[Power user content… this article assumes the reader has had at least some prior experience with the topic]

Descriptive, keyword-rich copy is critical to ranking well in search engines.  Web copy should speak to your target audience using the same terms and language style that they use when searching for your products and/or services. 

In order to do this, it’s important to understand what the intent is behind the user’s search query.  Search queries primarily correspond to one of four categories of search intent: informational, transactional, comparison or navigational.  

If a company sells small business accounting software, some of those queries might be:

  1. Informational accounting for small businesses 
  2. Transactionalpurchase accounting software online
  3. Comparisonbest bookkeeping software for a small business
  4. Navigationaldownload XYZ software for free

How to Find Keywords

To begin: brainstorm.  You can probably think of dozens of phrases off the top of your head.  Jot them down and assign a search intent category to each phrase that you come up with.  If you have a sales or customer service team, they can be a great asset during this keyword discovery stage.  People who interact directly with clients and prospects likely get asked many of the same questions over and over.  What are those questions, and what is their intent?  If your website has a search function, you may also want to look at those logs to see how users are searching once they do find your site.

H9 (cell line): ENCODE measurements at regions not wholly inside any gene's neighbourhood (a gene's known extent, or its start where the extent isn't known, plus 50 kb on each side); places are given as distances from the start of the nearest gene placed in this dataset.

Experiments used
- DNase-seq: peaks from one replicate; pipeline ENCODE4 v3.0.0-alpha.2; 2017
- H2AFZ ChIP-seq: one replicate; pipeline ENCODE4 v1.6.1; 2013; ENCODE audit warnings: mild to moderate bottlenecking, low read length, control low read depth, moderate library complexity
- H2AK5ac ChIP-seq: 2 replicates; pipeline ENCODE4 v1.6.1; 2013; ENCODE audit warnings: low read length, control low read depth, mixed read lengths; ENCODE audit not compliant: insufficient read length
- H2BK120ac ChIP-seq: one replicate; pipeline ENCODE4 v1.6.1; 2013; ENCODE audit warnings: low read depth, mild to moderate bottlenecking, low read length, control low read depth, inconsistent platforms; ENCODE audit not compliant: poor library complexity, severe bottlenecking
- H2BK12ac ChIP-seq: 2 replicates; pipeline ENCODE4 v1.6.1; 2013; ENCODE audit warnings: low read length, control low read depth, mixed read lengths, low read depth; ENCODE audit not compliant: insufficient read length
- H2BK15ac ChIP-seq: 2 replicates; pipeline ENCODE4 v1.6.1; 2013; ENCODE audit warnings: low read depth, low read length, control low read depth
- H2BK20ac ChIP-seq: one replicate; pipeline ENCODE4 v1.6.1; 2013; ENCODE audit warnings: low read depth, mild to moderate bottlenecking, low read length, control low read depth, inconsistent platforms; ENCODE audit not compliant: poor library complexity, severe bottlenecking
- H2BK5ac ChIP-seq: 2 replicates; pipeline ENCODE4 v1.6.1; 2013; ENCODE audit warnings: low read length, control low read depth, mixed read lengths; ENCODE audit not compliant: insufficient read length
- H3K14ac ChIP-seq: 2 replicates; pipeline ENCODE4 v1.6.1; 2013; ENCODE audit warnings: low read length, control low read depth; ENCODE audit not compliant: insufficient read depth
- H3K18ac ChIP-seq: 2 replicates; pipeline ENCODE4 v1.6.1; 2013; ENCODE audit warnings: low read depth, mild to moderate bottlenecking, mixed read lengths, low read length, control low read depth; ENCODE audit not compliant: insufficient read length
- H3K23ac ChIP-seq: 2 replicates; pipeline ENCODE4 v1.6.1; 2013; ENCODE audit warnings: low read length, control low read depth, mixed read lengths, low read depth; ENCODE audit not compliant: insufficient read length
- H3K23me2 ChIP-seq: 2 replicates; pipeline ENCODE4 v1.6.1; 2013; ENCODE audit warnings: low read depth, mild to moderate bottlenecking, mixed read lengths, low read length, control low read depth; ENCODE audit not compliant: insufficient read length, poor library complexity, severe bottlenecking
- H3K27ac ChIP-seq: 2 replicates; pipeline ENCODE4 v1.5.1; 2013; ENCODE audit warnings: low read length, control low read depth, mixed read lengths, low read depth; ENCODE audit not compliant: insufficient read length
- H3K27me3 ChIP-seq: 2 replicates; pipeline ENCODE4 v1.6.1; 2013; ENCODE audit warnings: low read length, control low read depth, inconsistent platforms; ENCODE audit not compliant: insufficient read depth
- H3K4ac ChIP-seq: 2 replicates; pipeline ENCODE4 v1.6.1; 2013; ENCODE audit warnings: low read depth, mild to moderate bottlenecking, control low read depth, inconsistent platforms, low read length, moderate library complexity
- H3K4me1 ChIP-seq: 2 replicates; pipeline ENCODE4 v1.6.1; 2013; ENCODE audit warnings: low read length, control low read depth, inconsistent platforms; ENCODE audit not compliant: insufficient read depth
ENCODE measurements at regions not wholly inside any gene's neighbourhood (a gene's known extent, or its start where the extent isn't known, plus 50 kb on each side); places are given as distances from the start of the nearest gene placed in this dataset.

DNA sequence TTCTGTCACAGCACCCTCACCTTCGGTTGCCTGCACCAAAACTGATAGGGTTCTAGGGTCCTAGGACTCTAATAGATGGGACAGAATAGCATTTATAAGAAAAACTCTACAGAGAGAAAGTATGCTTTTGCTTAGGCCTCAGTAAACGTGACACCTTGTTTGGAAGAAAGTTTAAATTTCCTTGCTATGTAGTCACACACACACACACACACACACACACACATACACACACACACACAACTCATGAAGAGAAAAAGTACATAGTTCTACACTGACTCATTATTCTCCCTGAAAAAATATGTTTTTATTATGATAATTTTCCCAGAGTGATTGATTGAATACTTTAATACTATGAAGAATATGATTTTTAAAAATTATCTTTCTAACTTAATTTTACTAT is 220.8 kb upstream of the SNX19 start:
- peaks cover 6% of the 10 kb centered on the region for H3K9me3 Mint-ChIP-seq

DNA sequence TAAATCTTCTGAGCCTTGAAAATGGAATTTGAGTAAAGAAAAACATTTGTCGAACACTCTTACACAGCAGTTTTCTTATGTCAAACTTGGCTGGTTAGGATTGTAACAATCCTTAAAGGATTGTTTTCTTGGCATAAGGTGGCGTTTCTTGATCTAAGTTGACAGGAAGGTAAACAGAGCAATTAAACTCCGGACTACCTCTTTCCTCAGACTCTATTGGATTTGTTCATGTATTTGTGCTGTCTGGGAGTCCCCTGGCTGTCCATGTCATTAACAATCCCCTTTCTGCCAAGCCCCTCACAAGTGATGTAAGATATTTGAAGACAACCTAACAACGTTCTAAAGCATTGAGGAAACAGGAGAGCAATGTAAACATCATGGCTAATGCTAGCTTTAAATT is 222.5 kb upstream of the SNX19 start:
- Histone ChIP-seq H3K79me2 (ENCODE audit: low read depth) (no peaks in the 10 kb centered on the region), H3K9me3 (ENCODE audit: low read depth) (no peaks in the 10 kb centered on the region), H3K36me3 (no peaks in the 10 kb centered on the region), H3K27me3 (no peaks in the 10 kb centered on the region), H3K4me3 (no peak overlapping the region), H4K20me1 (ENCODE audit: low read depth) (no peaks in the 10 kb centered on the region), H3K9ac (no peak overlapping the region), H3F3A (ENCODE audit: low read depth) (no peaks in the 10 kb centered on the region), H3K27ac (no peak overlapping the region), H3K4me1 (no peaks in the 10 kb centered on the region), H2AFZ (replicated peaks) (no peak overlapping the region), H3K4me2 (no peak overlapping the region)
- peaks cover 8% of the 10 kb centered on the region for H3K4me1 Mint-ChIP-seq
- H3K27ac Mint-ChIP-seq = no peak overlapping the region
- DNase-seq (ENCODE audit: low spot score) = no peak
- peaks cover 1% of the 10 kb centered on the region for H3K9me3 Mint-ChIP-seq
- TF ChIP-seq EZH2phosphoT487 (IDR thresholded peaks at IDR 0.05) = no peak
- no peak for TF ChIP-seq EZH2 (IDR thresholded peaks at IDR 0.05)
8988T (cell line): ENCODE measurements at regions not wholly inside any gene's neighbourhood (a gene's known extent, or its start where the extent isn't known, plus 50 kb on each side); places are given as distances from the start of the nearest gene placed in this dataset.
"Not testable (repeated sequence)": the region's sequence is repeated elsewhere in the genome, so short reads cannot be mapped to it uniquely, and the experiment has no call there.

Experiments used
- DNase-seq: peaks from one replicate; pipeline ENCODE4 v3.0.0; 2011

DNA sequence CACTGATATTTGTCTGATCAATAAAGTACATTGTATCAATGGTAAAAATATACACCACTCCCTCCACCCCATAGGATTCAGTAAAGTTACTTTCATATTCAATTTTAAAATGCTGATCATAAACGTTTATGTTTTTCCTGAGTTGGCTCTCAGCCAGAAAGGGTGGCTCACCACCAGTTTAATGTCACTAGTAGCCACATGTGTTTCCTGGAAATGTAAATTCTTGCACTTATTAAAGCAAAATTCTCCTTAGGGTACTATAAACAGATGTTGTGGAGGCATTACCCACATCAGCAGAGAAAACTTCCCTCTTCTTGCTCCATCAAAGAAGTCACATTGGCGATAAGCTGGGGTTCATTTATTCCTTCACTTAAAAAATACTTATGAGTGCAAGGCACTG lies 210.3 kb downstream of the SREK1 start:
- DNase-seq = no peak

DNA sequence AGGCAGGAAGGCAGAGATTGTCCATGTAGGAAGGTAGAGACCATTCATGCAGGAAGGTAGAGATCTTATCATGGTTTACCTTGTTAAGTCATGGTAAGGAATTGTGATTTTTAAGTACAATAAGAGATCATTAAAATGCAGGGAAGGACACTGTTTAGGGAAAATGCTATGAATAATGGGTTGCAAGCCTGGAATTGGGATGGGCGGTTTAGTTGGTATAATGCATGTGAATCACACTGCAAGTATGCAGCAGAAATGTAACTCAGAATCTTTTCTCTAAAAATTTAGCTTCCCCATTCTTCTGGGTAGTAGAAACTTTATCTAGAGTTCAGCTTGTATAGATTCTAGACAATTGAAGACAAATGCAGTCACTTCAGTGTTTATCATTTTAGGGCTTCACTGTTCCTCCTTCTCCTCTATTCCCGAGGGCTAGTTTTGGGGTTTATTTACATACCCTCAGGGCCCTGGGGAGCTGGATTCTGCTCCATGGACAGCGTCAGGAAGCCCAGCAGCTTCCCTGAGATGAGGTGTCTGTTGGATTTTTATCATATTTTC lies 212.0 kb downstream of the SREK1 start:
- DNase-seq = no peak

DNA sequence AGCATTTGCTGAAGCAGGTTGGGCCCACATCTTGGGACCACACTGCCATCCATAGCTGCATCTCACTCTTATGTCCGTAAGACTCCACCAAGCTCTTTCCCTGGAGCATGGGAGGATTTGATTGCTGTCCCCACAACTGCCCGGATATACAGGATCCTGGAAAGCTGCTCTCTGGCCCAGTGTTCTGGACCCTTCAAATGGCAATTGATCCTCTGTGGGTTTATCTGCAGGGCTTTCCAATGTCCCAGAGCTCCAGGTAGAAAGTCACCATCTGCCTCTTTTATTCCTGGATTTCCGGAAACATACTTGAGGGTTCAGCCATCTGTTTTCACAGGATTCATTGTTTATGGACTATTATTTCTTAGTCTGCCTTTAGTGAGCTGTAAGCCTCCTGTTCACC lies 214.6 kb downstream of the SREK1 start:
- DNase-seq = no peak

Keyword Tools

There are also several free keyword tools that can help you find additional search phrases relevant to your business. A quick search at Wordtracker.com (https://www.wordtracker.com) will reveal several additional phrases along with monthly search volume metrics:


Another great strategy is to find semantically related phrases to use throughout your page copy. Finding and using related phrases may help you rank for both primary phrases and keyword variations related to your page topic. An easy way to find phrases that Google might consider “related” is to inspect the keyword suggestions that are provided when you begin to type in a phrase:

Keyword Usage

Now that you have a list of relevant and closely related phrases to use throughout your site copy, sculpt your pages to speak to each category of search intent, followed up with a strong, impactful call-to-action. 

By following this strategy you’ll help Google understand your products and services.  And, most importantly, you’ll be connecting with your customers and prospects using language that they understand.


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